Get ready to feel rejuvenated.

Julie Poole
Badgerdog Teaching Artist

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Sunny Day

Happy to see the sun shine
This morning the clouds were gray
But the sun was bright and warm
A good morning for
Walking
Nice to hear
The sounds of morning
That seem to increase with the sunlight
That I listen to and hear the
Noises the household makes

Bob Russell

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Falling Pen

– an erasure of a passage from Henry David Thoreau’s Walden

I rose while books
Tempted my pen falling
Out

My life

A gypsy     circle

Bob Russell

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Memories

There are emotions that at times are
rekindled—reminding us of what was,
what brought forth joy, what is
savored—those feelings that move
us forward—or, cherished as they are
or were, are stored in the keepsake
box of our heart.

Love is probably the most dominant—
It is the emotion that creates, consolidates,
and holds us together. This can be said
of friendship, short term or years in length,
one that shares the ups and downs of everyday.
Every day there is the echo of my grandchildren
as they prep for school, return home, tackle homework,
and joyously share their day—ups and downs,
all arounds. What more can I ask for.

Helen Haynes

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Where the Wind Blows

an erasure of a passage from Henry David Thoreau’s Walden

Advantages
Follow your genius
White sands—pleasant sunshine—
Free wind blows—
Life—everlasting

Helen Haynes

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Appreciation

It is good to be alive because there are
so many things to see. I see the sun rising
in the morning, I see stars in the sky.
What more could you want to see?
I would like to see a jet fly in the sky
on a sunny day. I would like to see
clouds float by after
a summer storm. There are wonderful
things to see. If I would stop long
enough to see.

Ed Stephens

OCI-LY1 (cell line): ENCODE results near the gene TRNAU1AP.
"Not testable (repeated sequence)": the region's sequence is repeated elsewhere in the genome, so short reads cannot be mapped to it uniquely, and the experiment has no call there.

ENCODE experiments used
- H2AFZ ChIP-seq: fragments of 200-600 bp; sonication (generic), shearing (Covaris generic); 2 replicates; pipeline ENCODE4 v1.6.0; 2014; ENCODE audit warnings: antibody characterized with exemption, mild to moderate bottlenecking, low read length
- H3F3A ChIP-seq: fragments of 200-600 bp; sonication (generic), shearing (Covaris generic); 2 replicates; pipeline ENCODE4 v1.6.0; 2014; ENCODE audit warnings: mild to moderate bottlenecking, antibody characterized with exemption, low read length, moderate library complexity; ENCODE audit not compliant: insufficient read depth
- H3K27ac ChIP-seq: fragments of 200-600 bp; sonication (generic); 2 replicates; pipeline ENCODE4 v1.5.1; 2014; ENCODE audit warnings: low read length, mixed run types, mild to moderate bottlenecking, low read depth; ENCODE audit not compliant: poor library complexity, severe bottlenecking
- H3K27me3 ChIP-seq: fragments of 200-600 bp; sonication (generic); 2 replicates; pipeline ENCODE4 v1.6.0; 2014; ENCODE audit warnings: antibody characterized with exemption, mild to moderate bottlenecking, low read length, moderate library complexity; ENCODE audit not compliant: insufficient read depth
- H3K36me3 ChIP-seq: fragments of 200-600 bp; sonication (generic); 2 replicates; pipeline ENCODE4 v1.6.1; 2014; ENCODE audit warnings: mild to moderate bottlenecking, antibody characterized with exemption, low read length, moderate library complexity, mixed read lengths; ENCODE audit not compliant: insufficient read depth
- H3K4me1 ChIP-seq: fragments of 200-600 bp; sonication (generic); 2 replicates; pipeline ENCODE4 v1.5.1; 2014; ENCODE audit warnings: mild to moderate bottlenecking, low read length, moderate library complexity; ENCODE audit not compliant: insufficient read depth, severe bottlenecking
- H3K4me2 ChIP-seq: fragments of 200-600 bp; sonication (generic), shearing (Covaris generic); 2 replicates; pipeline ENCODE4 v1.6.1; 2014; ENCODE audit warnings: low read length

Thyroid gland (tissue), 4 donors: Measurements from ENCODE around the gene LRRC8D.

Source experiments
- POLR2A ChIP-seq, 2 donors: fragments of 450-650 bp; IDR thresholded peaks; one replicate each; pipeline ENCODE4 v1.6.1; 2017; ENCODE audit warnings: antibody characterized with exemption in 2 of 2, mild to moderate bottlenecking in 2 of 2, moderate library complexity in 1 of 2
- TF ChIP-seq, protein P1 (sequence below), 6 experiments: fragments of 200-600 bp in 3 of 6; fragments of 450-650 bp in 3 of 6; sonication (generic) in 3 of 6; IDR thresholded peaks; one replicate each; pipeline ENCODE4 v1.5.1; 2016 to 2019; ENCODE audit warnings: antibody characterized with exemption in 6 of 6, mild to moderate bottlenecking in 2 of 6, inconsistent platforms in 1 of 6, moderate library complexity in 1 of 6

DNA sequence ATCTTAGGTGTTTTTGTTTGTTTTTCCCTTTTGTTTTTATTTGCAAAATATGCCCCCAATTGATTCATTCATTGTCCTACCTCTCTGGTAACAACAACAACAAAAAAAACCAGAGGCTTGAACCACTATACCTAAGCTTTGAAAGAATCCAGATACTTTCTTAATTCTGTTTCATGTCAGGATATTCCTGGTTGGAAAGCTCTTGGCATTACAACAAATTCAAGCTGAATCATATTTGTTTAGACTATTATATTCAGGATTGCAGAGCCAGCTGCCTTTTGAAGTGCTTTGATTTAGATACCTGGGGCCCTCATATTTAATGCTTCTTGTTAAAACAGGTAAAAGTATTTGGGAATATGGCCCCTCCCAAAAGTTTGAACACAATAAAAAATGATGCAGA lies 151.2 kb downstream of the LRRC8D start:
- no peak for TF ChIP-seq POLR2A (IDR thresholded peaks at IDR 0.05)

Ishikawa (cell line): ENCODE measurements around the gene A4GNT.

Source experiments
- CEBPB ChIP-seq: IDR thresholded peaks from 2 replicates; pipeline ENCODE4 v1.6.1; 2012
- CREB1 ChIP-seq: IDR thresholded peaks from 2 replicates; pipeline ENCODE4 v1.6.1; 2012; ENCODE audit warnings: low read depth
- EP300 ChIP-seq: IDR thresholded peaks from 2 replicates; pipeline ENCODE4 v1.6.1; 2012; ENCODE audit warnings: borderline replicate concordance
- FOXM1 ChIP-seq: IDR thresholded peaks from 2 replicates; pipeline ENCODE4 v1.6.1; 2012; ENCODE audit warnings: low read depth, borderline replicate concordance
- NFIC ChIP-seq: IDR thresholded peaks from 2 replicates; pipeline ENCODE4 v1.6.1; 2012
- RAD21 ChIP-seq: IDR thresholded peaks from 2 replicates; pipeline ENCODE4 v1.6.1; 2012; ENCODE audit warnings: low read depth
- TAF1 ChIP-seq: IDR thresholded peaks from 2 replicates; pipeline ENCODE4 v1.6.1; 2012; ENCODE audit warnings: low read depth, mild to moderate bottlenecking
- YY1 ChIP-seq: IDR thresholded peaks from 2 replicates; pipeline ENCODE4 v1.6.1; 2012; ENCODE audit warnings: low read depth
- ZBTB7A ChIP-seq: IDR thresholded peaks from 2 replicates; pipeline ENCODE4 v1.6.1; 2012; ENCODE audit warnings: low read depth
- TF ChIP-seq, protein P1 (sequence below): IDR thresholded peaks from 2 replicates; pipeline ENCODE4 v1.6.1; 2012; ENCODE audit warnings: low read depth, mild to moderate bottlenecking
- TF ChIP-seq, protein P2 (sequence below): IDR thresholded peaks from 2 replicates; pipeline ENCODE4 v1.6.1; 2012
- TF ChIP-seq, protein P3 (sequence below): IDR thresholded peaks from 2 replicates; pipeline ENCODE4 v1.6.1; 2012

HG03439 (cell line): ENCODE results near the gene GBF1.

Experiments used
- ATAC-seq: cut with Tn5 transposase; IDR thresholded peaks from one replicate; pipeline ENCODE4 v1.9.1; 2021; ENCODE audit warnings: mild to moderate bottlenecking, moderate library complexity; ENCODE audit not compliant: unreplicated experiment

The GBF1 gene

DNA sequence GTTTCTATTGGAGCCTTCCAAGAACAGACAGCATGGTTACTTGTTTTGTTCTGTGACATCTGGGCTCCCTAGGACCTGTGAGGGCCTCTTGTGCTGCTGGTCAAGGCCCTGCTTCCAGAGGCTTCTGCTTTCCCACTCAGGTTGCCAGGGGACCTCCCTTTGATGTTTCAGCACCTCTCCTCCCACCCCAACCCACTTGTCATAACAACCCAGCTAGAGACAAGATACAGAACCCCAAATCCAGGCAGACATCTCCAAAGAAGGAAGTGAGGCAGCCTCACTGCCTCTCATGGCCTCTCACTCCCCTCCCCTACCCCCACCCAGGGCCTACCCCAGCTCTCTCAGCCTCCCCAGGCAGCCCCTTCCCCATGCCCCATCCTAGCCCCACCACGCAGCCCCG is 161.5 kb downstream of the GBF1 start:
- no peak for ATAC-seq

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The Pond

– an erasure of a passage from Henry David Thoreau’s Walden

At least I rose enough to see
white sands from the pond.

Ed Stephens

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Turtles Sunning

I live along Brushy Creek in Round Rock, Texas. It’s a place I have become quite fond of. I like to walk along the creek enjoying the tree-lined banks, walking upstream to the Round Rock and continuing further upstream to a place I call “Turtle Cove.” It’s a name I gave to the area where turtles like to gather and sun themselves on the banks of the creek. I always count the number of turtles on the bank.  Yesterday, I counted forty-five turtles sunning themselves on the bank. It was a good number, better than I had seen for some time. It made me happy to see them again.

Alan T. Sagen

 

Equality

On Saturday, I saw the
hordes of woman and even
children descending on
Washington, D.C., in celebration
of the Women’s March for
Equality.

Marian Fleming

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On Living in Downs, Kansas

Downs is a small town in Northern Kansas
just off of Highway 24. The town has one movie theater.
Many local farmers come to Downs on Saturday
nights to go to the one movie theater and drugstore.

Bruce Fink

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View of Life Near Nature

 – an erasure of a passage from Henry David Thoreau’s Walden

A gypsy’s pack,
where free wind blows, a three-legged table where
blackberry vines run around its legs.

Bruce Fink

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Blossom

It’s good to be alive to hear
the birds sing, to be with my
children and grandchildren, to
be able to do fun things with
them, to watch them grow
and live their lives,
for them to be happy.

Heather De Loyo

American Values

22 Feb

The pieces published below were written by participants in AGE of Central Texas’s Memory Connections Program, which aims to enhance the mental and physical health and overall quality of life of people affected by early-stage dementia. The Badgerdog writing workshops provided for these groups were made possible by the generous support of St. David’s Community Foundation’s Health’s Angels.

For many, the act of reading is the process of making connections with the past and with one’s memories. For this group of writers, writing is an essential element in that process. Through a series of four workshops, these writers shared their stories and memories, and made connections to the world beyond our classroom space. I hope you will experience similar connections as you read the following pieces. They are a gift to us all.

Katelin Kelly
Badgerdog Teaching Artist

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Foreigners

America never was a truly
integrated government to me!
Rather, it was separated and corrosive to many
People of Color and those considered
“foreigners,” although all persons
came from other countries at one
time. Native Americans are the true
Americans, run over by those “foreigners”
from other countries: immigrants.

BJ

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An Ocean Postcard

The waves are indicative of life’s ebb and flow.
The crashing waves are life’s difficulties and road blocks,
plus the termination of one’s life against the rocks.
Water returns to the ocean to start the
life process over.
The ocean is the provider of life.

BJ

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Freedom

To me, America will be home of the free.
I was born in a country
far away.
India was the
name.
We won our freedom
from the British